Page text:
Brunswick County runs aerial insecticide sprays to combat mosquito surge after Florence

Mosquito (Photo by Tom Ervin/Getty Images)

BRUNSWICK COUNTY, N.C. — Brunswick County will take to the skies to fight their post-Hurricane Florence mosquito problem.

The county announced a new aerial spraying plan Tuesday with sprays planned from Tuesday to Thursday weather-permitting, according to a release.

As the county sprays insecticide overhead, officials warn citizens to stay indoors in the evenings if possible.

Aerial sprays were scheduled beginning just before dusk until about 10:30 p.m.

This plan comes as part of Brunswick County’s emergency response after Hurricane Florence poured heavy rains and flooded the coastal county.

“Heavy rains and flooding can lead to large populations of mosquitoes,” Brunswick County said in the release. “Some mosquitoes carry viruses that may cause illnesses such as La Crosse encephalitis, West Nile virus and eastern equine encephalitis.”

The aerial sprays are not expected to completely eliminate mosquitoes but will reduce their numbers.

Brunswick isn’t the only county using this tactic. Carteret County has also since announced plans to use aerial spraying to fight back against mosquitoes.

(Brunswick County)

“This process starts after every hurricane. We’ve worked every hurricane since 1996,” VDCI Aerial Division Manager Malcolm Williams told WECT.

In Brunswick, Vector Disease Control International will spray the insecticide naled from three planes.

The naled will be sprayed as 30 micron droplets, about the diameter of a human hair, and kill the adult mosquitoes on contact.

VDCI will use 0.66 ounces per acre, fewer ounces than a packet of Sweet n’ Low, Williams told WECT.

Williams said naled works 95 percent of the time.

The U.S. Environmental Protection Agency reports that the agency does not expect naled to raise human health concerns when used in this way.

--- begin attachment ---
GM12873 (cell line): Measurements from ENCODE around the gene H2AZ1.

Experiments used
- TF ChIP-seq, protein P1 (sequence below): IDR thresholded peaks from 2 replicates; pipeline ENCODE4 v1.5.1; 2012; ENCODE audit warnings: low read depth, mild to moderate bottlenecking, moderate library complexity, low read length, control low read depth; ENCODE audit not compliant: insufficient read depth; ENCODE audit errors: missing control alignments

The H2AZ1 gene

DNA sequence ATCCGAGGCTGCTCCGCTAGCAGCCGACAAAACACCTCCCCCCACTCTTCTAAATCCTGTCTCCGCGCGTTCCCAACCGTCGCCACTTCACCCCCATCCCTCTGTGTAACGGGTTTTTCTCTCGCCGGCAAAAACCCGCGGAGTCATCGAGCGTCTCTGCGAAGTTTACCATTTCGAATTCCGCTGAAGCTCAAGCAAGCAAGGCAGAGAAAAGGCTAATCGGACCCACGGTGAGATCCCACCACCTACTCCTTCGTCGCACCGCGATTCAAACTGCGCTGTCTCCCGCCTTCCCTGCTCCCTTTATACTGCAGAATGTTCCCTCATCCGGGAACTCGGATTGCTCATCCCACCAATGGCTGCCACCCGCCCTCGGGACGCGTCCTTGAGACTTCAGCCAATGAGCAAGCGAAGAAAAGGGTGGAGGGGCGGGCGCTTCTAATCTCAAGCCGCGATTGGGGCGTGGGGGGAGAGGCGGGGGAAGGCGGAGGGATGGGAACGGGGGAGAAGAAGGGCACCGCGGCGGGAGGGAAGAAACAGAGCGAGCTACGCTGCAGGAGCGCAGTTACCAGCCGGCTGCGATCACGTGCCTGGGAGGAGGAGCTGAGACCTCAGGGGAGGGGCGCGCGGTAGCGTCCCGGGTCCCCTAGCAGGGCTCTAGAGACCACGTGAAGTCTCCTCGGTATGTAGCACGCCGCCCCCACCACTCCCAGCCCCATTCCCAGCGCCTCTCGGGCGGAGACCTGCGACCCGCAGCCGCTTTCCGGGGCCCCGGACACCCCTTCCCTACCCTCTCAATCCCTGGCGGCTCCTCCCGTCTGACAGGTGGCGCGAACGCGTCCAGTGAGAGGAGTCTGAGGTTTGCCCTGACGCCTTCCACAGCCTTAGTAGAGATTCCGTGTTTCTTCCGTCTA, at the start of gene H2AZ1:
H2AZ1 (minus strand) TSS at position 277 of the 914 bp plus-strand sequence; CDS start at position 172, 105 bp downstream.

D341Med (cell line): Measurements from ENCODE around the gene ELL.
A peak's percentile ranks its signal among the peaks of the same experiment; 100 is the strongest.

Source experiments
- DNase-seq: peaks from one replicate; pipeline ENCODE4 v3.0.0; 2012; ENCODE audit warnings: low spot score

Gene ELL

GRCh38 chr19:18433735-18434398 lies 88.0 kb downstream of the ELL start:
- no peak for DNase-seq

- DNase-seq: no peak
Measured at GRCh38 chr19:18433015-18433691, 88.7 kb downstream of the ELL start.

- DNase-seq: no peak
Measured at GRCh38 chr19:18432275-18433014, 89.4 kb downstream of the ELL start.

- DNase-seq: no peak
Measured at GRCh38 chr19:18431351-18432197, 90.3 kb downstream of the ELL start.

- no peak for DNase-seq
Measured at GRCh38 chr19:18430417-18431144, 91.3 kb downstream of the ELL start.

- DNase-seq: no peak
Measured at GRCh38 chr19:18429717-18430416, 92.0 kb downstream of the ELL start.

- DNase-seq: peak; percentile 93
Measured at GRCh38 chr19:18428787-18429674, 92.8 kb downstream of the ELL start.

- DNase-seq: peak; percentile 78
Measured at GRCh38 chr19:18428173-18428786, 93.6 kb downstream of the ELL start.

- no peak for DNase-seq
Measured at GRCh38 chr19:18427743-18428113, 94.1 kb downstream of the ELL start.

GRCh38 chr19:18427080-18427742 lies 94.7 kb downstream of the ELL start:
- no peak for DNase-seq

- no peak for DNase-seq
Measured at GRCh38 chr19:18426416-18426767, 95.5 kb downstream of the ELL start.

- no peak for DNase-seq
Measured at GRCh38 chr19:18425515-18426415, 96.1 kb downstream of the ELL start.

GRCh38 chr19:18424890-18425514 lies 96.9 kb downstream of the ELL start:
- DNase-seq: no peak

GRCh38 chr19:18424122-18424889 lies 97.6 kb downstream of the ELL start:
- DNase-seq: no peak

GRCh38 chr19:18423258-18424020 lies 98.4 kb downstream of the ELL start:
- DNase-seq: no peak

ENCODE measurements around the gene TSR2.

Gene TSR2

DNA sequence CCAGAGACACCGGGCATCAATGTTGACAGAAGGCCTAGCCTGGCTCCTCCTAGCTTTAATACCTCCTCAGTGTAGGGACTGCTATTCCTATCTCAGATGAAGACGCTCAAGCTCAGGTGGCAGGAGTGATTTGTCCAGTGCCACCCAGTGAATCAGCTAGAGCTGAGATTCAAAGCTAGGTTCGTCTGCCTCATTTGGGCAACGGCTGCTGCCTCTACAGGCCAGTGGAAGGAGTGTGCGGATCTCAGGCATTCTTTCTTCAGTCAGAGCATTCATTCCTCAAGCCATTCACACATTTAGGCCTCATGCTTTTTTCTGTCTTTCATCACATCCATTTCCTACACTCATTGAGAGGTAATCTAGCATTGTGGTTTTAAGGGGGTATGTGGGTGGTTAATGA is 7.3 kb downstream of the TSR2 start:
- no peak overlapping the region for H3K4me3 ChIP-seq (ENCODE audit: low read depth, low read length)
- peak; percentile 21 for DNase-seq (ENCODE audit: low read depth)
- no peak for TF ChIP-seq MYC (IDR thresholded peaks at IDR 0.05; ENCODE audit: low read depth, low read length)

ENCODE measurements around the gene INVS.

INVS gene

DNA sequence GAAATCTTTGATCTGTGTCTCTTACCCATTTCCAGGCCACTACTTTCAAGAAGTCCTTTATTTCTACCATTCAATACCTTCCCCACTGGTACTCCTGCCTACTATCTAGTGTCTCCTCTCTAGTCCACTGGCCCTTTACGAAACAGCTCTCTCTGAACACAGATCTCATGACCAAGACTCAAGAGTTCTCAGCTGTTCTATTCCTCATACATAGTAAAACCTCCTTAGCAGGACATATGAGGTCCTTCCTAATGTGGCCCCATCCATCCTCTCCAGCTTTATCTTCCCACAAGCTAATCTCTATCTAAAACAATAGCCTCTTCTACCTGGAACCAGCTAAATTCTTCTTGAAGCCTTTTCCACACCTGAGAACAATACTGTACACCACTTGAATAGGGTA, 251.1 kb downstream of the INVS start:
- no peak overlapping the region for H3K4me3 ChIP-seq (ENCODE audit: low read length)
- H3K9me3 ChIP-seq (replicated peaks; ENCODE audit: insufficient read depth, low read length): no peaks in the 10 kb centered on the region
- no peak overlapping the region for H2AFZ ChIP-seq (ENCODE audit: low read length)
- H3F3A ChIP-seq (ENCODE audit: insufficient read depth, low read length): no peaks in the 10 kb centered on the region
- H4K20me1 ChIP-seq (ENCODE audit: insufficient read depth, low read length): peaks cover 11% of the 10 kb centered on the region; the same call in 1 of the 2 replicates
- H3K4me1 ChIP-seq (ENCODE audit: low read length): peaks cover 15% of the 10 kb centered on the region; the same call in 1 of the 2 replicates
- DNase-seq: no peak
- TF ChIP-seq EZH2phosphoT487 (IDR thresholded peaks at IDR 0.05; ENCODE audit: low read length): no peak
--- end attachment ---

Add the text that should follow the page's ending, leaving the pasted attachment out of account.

“Because of the small amount of naled released… exposures are below an amount that might be expected to pose a health concern to children or adults,” the EPA reports.

The spraying mission began on Sept. 24 with trucks at about the time the county request for the emergency aerial response.

Brunswick County plans to follow up with ground-based operations after evaluating the situation following the aerial spray.

Mosquitoes 3 times bigger than normal swarm North Carolina after Hurricane Florence

North Carolina has recently become home to some very large mosquitoes following Hurricane Florence.

The mosquitoes are described as “aggressive, monstrous pests with stripes on their legs” by USA Today.

North Carolina State University entomologist Michael Waldvogel told USA Today the large pests are called “Gallinippers” or “Psorophora ciliata.”

They can be three times as large as average mosquitoes. The floodwaters after Hurricane Florence can cause dormant eggs to hatch, spiking their population into the billions.

North Carolina resident Cassie Vadovsky posted video to Facebook showing a swarm of the blood-thirsty insects outside her car at her home.

She captioned the video: “This, this is what I’m dealing with  #nc#afterflorence#helpme#mosquitoplague#prayfornc.”

Vadovsky’s video has been viewed more than 260,000 times.

Experts told USA Today they expect the current plague of mosquitoes to die down in the coming weeks as the weather gets colder.